FIGURE 4.

PARP inhibitors prevent caspase activation and lymphocyte cell death. Lymphocytes pretreated with PJ34 (500 ηM), Z-VAD.fmk (100 μM), or medium were subjected to mononuclear phagocytes (ratio 1:1) or H2O2 (250 μM). PJ34 protected lymphocytes from cell death induced by phagocytes (p < 0.05; n = 5) and hydrogen peroxide (p < 0.001; n = 5), while Z-VAD.fmk failed to protect lymphocytes against radical-induced cell death (A). B, After overnight incubation with mononuclear phagocytes (Ph, ratio 1:1) or H2O2 (250 μM) in the presence or absence of PJ34 (500 ηM), lymphocytes were stained with a FITC-labeled caspase inhibitor (FAM-VAD.fmk) and assayed for caspase activation using flow cytometry. Phagocytes and H2O2 triggered caspase activation in overnight-incubated lymphocytes, and this event was reversed by pretreatment of lymphocytes with PJ34. Similar results were obtained using the PARP inhibitor DPQ (3 μM; data not shown). Data are from one representative experiment of three similar ones. The level of caspase activation in lymphocytes not exposed to H2O2 or phagocytes was consistently <3% (data not shown).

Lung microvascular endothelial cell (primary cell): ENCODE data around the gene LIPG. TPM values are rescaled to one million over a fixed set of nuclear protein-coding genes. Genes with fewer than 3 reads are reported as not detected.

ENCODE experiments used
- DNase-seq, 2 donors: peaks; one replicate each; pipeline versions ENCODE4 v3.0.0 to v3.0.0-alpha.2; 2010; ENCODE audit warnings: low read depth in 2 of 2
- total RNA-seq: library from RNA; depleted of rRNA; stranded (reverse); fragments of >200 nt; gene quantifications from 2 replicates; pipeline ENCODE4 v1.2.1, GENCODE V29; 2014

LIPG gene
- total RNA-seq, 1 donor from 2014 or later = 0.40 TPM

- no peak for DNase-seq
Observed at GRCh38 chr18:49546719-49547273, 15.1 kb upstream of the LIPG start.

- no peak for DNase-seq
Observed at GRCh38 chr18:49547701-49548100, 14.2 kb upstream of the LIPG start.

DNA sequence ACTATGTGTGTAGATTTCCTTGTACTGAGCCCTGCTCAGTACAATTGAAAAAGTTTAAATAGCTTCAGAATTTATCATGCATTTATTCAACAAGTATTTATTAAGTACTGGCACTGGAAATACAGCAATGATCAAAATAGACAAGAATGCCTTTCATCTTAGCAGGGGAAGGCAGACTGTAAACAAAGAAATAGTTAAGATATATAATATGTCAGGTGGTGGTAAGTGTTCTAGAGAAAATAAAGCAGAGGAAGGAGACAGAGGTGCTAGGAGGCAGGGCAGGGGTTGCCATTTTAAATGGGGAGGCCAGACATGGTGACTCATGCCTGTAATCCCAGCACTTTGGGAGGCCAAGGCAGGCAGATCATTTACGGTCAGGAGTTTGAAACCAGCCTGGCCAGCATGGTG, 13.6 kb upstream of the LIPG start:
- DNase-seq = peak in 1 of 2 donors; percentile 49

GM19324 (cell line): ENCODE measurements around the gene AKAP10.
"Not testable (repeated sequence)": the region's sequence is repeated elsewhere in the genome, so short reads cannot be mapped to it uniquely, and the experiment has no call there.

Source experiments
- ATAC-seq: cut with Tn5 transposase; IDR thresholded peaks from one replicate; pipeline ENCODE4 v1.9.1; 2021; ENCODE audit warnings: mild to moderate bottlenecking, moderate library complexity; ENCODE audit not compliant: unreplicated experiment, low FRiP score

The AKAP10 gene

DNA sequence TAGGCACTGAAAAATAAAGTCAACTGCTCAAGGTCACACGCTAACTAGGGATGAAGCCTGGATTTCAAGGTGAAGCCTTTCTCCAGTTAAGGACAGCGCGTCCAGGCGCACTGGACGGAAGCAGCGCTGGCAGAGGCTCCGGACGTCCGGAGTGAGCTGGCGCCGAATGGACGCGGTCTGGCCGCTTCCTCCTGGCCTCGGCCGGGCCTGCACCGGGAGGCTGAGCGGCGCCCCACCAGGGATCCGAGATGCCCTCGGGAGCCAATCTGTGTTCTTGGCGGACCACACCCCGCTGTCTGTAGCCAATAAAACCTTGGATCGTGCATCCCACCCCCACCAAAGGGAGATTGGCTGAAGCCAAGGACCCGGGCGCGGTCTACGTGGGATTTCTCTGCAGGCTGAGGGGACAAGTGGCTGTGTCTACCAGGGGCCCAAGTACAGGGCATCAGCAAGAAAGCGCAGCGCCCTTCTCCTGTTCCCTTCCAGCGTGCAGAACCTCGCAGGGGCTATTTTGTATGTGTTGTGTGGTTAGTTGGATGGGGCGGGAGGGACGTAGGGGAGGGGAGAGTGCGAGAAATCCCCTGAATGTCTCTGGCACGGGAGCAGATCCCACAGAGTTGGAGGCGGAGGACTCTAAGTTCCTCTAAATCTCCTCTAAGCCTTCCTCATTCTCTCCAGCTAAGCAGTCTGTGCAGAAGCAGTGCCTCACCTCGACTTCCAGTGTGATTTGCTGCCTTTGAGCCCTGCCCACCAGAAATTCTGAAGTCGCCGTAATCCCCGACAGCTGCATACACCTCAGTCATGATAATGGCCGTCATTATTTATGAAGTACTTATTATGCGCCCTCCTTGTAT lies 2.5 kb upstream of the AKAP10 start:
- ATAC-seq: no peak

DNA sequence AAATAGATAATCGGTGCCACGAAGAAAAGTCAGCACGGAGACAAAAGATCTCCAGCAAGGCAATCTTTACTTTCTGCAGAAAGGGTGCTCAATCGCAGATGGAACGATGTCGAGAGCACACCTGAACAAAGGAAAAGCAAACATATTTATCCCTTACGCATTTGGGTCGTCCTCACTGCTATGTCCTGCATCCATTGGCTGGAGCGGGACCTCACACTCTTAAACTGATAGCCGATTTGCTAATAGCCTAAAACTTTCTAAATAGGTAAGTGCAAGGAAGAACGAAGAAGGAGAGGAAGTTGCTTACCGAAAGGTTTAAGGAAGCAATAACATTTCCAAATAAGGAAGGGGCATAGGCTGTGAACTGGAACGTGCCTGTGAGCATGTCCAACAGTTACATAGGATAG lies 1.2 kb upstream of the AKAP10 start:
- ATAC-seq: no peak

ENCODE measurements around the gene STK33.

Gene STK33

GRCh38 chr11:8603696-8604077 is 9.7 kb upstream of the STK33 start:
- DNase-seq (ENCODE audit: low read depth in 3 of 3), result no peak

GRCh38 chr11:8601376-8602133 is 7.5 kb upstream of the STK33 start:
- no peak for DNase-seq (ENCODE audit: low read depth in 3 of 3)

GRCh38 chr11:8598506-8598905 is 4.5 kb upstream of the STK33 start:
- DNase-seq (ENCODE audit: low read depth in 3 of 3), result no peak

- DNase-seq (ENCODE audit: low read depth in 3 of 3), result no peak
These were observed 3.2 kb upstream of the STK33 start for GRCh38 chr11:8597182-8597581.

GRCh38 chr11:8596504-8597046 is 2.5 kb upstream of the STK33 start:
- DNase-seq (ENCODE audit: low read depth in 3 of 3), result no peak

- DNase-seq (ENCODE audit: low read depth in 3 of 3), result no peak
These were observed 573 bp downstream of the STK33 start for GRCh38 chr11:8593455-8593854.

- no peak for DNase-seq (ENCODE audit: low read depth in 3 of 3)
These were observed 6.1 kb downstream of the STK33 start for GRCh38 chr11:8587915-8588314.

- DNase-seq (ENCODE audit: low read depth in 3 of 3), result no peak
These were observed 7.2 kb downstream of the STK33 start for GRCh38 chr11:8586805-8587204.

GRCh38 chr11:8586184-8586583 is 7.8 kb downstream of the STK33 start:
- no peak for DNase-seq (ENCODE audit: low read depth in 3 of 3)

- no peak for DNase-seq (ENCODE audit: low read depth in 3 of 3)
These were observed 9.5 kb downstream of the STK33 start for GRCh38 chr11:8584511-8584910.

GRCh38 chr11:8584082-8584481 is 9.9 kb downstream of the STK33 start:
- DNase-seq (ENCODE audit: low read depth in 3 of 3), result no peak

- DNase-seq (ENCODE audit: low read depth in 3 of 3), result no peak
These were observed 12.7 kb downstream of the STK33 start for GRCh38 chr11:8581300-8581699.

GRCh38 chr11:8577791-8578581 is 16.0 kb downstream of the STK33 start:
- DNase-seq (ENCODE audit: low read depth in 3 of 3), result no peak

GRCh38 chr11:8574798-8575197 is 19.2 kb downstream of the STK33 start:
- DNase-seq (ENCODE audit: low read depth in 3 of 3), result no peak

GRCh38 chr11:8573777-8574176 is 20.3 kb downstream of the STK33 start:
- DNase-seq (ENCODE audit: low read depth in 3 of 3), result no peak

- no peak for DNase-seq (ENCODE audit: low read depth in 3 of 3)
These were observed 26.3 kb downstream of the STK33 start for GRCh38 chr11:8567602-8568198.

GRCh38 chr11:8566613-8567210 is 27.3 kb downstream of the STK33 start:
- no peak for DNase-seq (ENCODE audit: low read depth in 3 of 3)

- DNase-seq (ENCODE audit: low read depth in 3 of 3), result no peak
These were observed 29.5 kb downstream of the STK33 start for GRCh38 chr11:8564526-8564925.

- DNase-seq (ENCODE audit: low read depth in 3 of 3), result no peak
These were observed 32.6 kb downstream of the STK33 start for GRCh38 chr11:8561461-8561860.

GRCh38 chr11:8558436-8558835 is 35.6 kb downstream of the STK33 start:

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Next, we investigated the intracellular events leading to oxidant-induced cell death. In these experiments, lymphocytes were exposed to mononuclear phagocytes or hydrogen peroxide and assayed for apoptotic features. Three common events in apoptosis are depolarization of the inner mitochondrial membrane (Δψm), exposure of phosphatidyl serine on the outside of the plasma membrane, and increased permeability of the plasma membrane. Already after 1 h, H2O2-treated lymphocytes displayed signs of altered mitochondrial membrane potential (Fig. 5,A). With time, more cells became apoptotic and eventually lost the integrity of the plasma membrane, as manifested by an increased To-Pro-3 staining. Lymphocytes exposed to phagocytes displayed Δψm after 3 h (Fig. 5,B) and were fully protected by PJ34; in contrast, Z-VAD.fmk had no significant protective effect against H2O2 or phagocytes (Fig. 5). Externalization of phosphatidyl serine to the outer leaflet of the plasma membrane was a later event than Δψm and was evident first after 6 h of incubation (data not shown).